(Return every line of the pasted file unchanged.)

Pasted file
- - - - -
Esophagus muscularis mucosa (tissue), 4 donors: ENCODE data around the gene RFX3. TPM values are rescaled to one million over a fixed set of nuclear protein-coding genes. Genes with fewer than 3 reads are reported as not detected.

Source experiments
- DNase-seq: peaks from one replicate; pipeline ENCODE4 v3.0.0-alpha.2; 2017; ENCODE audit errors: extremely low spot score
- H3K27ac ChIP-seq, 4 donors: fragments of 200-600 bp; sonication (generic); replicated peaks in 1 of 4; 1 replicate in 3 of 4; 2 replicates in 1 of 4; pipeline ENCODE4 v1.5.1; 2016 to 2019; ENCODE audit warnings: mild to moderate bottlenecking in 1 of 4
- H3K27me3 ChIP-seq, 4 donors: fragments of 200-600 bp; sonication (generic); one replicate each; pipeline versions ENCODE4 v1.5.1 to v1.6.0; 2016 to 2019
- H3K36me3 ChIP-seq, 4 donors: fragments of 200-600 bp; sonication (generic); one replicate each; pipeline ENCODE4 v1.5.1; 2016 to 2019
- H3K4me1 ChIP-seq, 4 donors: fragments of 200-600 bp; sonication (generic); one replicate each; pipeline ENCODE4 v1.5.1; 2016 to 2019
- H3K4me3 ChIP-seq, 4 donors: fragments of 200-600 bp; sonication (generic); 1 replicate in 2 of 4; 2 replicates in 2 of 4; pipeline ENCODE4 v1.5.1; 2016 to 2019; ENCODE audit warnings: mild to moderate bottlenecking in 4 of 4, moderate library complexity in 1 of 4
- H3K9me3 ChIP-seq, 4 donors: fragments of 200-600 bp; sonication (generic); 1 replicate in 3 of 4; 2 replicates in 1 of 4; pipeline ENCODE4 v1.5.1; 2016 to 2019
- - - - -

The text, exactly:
Esophagus muscularis mucosa (tissue), 4 donors: ENCODE data around the gene RFX3. TPM values are rescaled to one million over a fixed set of nuclear protein-coding genes. Genes with fewer than 3 reads are reported as not detected.

Source experiments
- DNase-seq: peaks from one replicate; pipeline ENCODE4 v3.0.0-alpha.2; 2017; ENCODE audit errors: extremely low spot score
- H3K27ac ChIP-seq, 4 donors: fragments of 200-600 bp; sonication (generic); replicated peaks in 1 of 4; 1 replicate in 3 of 4; 2 replicates in 1 of 4; pipeline ENCODE4 v1.5.1; 2016 to 2019; ENCODE audit warnings: mild to moderate bottlenecking in 1 of 4
- H3K27me3 ChIP-seq, 4 donors: fragments of 200-600 bp; sonication (generic); one replicate each; pipeline versions ENCODE4 v1.5.1 to v1.6.0; 2016 to 2019
- H3K36me3 ChIP-seq, 4 donors: fragments of 200-600 bp; sonication (generic); one replicate each; pipeline ENCODE4 v1.5.1; 2016 to 2019
- H3K4me1 ChIP-seq, 4 donors: fragments of 200-600 bp; sonication (generic); one replicate each; pipeline ENCODE4 v1.5.1; 2016 to 2019
- H3K4me3 ChIP-seq, 4 donors: fragments of 200-600 bp; sonication (generic); 1 replicate in 2 of 4; 2 replicates in 2 of 4; pipeline ENCODE4 v1.5.1; 2016 to 2019; ENCODE audit warnings: mild to moderate bottlenecking in 4 of 4, moderate library complexity in 1 of 4
- H3K9me3 ChIP-seq, 4 donors: fragments of 200-600 bp; sonication (generic); 1 replicate in 3 of 4; 2 replicates in 1 of 4; pipeline ENCODE4 v1.5.1; 2016 to 2019